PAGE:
Tag Archives: Rachel Willson-Broyles

More interesting than Sanskrit

After my earlier moan about there not being any events to attend, I did manage one yesterday. Not physically, obviously, nor ‘manage’ if by that you mean I could suddenly cope with IT issues. But after five or ten minutes of abject failing to connect to SELTA’s The Path Less Trodden: Different Routes into Translating Swedish Literature, Son sent me a clickable link, and there I was. So to speak.

As were they: Deborah Bragan-Turner, Rachel Willson-Broyles and Paul Norlen, chaired by Alice Olsson and ‘teched’ by Ian Giles. They were all lonely, and welcomed being able to talk to the world about their work. Admittedly, when it came to questions, Ian inadvertently dragged one questioner from the kitchen where he was doing goodness knows what.

One very important question was whether they had to have such impressive bookcases as their backgrounds. Or if they were even real. All five who appeared on our screens were backed up by books. Probably an unfortunate coincidence… Some tried to claim they had to be real because they were so untidy (but then I don’t believe they have ever seen untidy).

Translating is a fun job. All right, so sometimes an author might reckon they know best and have opinions on the English these people are paid to translate their books into, but it’s rare.

How they started was quite similar. Some early experience, maybe at university level, enthused them so much about Sweden and Swedish that they just had to learn more, which they did by spending time in Sweden, discovering how we live (I still don’t know) and having fun, and withstanding suggestions like why bother with a boring language like Swedish. Why not Persian or Sanskrit?

These days you learn a lot by attending the Gothenburg Book Fair, where you can speed date agents and make contact with useful people. There can be financial help with attending, too, from Kulturrådet. Good stuff.

Agents are the most useful. Not so much publishers. You might contact an agent, or more likely, they will find you. Sometimes an author finds you. There can be short – and fun – sample translations, and there can be full novels translated on spec.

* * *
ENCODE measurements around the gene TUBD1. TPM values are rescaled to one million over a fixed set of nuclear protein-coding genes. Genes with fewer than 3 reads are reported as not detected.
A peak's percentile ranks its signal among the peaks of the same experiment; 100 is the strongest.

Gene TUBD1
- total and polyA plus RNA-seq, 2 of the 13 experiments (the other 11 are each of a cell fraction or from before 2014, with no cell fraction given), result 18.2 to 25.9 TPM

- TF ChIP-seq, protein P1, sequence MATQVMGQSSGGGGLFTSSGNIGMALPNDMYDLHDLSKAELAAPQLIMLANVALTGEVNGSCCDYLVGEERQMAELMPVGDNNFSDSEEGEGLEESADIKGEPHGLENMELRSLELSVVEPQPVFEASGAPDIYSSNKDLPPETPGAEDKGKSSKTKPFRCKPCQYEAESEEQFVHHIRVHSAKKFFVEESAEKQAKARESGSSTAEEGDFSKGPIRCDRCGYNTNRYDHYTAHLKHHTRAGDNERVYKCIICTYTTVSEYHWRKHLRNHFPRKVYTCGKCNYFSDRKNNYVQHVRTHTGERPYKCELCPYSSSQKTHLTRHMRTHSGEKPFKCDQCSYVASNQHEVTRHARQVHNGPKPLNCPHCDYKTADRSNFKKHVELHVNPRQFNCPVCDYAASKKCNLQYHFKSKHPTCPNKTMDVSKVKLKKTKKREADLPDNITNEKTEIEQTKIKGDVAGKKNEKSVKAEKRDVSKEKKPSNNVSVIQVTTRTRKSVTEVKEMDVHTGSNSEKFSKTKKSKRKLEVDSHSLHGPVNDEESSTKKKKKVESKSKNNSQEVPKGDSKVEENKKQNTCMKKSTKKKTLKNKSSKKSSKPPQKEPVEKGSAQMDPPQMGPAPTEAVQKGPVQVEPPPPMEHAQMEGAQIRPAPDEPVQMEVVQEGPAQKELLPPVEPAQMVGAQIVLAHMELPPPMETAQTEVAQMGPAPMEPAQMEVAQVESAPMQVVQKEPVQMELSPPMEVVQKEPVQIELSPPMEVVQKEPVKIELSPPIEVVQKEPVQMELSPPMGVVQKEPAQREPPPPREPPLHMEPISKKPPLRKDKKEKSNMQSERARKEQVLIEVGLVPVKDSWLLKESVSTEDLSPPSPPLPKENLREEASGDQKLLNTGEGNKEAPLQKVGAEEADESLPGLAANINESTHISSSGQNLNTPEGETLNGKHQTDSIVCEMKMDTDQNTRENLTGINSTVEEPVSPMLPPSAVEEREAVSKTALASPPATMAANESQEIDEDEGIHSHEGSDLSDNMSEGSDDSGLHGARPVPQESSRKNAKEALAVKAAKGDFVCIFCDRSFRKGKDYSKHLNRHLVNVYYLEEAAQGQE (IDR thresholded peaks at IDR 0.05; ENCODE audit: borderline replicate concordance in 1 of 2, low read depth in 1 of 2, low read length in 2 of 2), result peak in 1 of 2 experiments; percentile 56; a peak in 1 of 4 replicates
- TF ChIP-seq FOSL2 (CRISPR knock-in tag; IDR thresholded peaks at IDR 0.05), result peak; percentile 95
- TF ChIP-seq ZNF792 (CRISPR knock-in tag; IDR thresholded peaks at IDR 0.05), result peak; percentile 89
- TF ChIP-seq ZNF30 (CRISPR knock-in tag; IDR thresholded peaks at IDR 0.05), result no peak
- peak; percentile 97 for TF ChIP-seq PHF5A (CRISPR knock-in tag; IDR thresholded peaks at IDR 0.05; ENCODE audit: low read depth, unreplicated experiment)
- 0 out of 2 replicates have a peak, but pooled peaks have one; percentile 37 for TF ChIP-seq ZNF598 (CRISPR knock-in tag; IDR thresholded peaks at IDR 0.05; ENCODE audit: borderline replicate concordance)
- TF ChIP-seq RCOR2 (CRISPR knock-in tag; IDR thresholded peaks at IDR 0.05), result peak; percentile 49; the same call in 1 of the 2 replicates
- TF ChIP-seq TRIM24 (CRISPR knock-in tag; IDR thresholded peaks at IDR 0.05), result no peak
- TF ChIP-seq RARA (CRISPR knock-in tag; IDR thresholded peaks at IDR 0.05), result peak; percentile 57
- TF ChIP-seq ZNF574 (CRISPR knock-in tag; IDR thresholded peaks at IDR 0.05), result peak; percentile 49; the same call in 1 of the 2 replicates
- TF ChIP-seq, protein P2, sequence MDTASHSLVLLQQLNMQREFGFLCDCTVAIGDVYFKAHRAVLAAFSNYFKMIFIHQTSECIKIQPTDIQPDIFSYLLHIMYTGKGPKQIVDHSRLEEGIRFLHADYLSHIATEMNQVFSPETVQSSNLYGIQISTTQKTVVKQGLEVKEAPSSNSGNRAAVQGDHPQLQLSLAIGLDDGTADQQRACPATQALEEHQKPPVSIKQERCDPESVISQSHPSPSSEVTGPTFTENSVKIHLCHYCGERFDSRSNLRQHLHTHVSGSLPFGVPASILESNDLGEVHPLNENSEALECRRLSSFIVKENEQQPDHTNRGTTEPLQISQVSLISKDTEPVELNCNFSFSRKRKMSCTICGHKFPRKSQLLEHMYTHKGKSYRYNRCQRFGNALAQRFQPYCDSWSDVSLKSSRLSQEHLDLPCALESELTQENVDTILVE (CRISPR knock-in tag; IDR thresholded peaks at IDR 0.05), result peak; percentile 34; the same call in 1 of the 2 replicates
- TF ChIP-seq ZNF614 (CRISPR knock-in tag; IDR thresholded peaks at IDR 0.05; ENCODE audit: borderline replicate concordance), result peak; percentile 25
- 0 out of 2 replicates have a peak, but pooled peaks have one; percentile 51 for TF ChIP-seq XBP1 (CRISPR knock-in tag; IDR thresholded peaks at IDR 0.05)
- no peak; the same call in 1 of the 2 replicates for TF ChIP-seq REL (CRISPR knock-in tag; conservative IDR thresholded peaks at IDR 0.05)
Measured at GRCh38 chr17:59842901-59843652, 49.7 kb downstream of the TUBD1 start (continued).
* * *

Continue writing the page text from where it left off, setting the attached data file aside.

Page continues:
Questions to authors are varied. ‘Lagom’ – not too many nor too few – is best. That way the author knows the translator cares, but is neither too unconcerned or too fussy.

Literary translations seem to be the norm with these translators, but they do get other work as well. It can be restful working on something different. But basically, this is a fun job. Maybe not so much the editing, but that is fun too…

You can listen to it here.

(There wasn’t so much as a ‘Hej, Mamma’ at any point!)

October is the Coldest Month

This Nordic Noir crime novel could almost be for your ordinary adult crime fan, were it not so short. But it is actually a YA noir, written by Swede Christoffer Carlsson. This is his first YA book, but he’s an award winning author of several adult crime novels. I was attracted to his lovely surname, and the fact that he hails from a place I know well.

I don’t think the story is set there, though, but it’s still easy enough to visualise those dark and intimidating woods. I don’t like woods.

Christoffer Carlsson, October is the Coldest Month

To my mind this is quite a daring story for translation into English. I’m sure the Swedish teenager reading it won’t turn a hair over the sex, but I can see that UK gatekeepers might have something to say about it. Hopefully October is the Coldest Month will make it into the hands of new readers without interference.

Set in Småland, and I imagine far from the nearest IKEA, we meet 16-year-old Vega who lives in a small community in the woods with her mother and older brother. And now her brother has disappeared and the police are looking for him.

Vega knows more than she will admit, and she sets out to find Jakob, and also to discover what’s behind his reason for hiding, and how it will affect her, and for that matter, the lives of everyone else out there.

Translated by Rachel Willson-Broyles, it feels throroughly Swedish and depressingly noir.